If you’re going to go to Lexi’s On Third for lunch, you might as well order the ridiculously large Lexi’s Tower ($14). Life is short, and epic edibles that come in the form of mammoth sandwiches are few and far between.
The Tower is two slices of grilled rye that are filled with giant heaps of meat: it’s an inch each of corned beef, pastrami, turkey and roast beef. The sandwich has so much meat, it can just barely balance itself upright without tumbling over.
There are a few other things that help hold the tower together: a skinny little sliver of tomato and a piece of lettuce. There’s also a lush slather of mayo and some melted swiss cheese to help glue the bread to the meat pile.
Ordering the Tower and eating the Tower are two distinctly different events.
Ordering it is easy. Eating the sandwich is not easy. The human jaw isn’t designed to engulf something that’s the height of a Coke can, so a fork is in order. And while finger-food reigns supreme, the bright side of utensils is that the fork-approach makes it easier to appreciate the quality of the deli slices, Each variation in the sandwich has its own unique, savory flavor and natural (unprocessed) texture; it’s all moist and fresh.
For those who fail to see the joys of wretched excess, Lexi’s has a menu with plenty of other perfectly edible options. The big menu hangs above the order counter, and the employees (though fast moving) are engaging and helpful when it comes to making all-important dining decisions.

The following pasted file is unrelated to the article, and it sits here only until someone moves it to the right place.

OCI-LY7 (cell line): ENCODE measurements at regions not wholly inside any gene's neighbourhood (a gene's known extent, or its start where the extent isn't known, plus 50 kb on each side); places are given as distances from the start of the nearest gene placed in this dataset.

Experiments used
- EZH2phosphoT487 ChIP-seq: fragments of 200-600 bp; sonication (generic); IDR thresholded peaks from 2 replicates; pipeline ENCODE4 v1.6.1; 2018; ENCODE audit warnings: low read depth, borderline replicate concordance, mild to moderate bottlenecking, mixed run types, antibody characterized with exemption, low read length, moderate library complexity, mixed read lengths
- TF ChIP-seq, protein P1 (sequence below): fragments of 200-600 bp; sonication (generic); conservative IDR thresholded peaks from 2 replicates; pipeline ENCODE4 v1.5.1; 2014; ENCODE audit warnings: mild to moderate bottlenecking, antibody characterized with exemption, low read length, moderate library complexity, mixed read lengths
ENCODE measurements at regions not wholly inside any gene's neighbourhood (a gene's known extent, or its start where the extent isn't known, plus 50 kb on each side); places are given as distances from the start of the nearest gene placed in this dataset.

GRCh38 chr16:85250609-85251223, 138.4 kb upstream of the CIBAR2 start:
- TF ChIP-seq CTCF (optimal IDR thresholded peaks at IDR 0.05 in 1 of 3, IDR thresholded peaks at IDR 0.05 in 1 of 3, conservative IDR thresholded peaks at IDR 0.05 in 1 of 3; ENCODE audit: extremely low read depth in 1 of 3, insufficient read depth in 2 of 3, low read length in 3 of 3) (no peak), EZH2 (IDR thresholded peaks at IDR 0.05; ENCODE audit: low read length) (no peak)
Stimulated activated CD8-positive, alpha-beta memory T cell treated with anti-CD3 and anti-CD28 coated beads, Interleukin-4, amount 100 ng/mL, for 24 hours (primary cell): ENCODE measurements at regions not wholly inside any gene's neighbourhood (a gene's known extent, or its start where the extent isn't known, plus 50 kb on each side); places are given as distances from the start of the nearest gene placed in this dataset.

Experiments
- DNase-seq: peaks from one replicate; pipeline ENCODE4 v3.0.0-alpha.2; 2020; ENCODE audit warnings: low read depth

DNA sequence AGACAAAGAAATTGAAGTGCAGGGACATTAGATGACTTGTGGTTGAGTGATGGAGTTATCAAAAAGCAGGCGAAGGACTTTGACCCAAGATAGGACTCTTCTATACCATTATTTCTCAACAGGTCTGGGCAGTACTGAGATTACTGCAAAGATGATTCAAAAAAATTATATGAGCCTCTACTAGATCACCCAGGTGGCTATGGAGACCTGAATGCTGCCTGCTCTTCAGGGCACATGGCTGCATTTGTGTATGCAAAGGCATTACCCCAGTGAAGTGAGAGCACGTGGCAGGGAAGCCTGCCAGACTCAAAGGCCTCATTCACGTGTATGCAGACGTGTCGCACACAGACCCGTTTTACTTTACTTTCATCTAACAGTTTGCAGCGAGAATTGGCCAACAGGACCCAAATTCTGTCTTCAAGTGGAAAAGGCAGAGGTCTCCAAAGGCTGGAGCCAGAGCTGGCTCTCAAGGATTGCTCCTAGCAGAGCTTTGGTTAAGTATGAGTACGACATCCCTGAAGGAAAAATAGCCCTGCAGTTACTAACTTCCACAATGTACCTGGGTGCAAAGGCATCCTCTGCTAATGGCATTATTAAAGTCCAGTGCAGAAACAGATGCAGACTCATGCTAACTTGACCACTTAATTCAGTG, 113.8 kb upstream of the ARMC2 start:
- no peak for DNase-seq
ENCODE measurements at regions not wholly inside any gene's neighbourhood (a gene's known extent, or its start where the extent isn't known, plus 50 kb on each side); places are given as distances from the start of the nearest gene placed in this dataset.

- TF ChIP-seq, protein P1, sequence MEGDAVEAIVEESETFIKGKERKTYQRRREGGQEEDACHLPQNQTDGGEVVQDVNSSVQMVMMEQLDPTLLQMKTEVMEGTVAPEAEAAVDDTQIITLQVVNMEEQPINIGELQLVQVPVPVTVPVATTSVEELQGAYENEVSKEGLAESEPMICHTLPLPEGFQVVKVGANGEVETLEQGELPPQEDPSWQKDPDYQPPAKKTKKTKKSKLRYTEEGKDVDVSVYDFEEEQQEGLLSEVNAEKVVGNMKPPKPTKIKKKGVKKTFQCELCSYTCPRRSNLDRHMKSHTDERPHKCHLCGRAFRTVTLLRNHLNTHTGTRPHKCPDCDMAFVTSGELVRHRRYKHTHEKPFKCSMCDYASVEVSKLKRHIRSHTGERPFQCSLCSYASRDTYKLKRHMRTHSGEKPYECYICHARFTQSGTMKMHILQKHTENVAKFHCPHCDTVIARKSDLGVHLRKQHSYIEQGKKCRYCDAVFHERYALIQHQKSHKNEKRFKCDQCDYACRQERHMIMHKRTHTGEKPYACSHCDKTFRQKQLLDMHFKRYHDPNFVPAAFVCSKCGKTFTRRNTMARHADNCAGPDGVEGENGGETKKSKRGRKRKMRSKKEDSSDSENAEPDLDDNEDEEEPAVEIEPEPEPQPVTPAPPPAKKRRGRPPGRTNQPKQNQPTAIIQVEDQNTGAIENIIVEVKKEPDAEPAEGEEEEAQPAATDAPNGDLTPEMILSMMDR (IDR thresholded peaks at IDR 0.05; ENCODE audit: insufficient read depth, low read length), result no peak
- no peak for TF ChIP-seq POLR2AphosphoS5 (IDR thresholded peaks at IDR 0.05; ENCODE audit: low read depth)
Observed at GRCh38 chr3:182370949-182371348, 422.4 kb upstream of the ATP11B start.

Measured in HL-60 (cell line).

The Roast Beef Melt ($10) is not quite as intimidating as Lexi’s Tower, though it’s still quite large. It showcases thin slices of meat that are defined more by their beefiness, than by ordinary deli-saltiness. The slices still look like meat, as opposed to looking like some plastic, brown, floppy stuff.
The Classic Reuben ($10) is also nicely executed. Here, the corned beef is the star: a mountain of pinkish, cured wonderfulness. It’s teamed with classic sauerkraut and swiss on some very mild rye bread.
Lexi’s chicken salad has a devout following, and it’s an appealingly old-school sort of concoction. The finely shredded chicken is held together nicely with mayo, and the only chunks in the mix come from little bits of celery. It works well in the Deli Salad Melt ($6.50).
Like the chicken salad, the vegetable salads feel a little retro too. Perhaps it’s the mandarine oranges, a throwback fruit if ever there was one. The orange sections share turf on the Asian Salad ($6.50) with more vintage salad items such as Chow Mein noodles and water chestnuts. Plus, there’s some red cabbage and a sweet dressing.
For less of a salad commitment, there is the serviceable Garden Salad ($3.50). It has greens, tomatoes and cucumbers – it’s a decent side dish.
Or, for those whose favorite vegetable is the potato, there’s always a side of classic fries ($2.00). They’re crunchy, and just a shade thicker than fast-food fries. The Cajun Fries ($2.50) make a fun variation, with a dash of a cumin-y mix of seasoning.
Lexi’s does breakfast too, it opens at 7am on weekdays with a breakfast menu that includes egg dishes, pancakes, lots of breakfast sandwiches, and sides that range from muffins to grits. After 10:30, the lunch menu reigns til 4pm. You’ll find Lexi’s On Third at the corner of Third and Broad at 100 E. Broad Street.
For more information, visit www.lexisonthird.com.
Photos by Mollie Lyman of www.fornixphotography.com.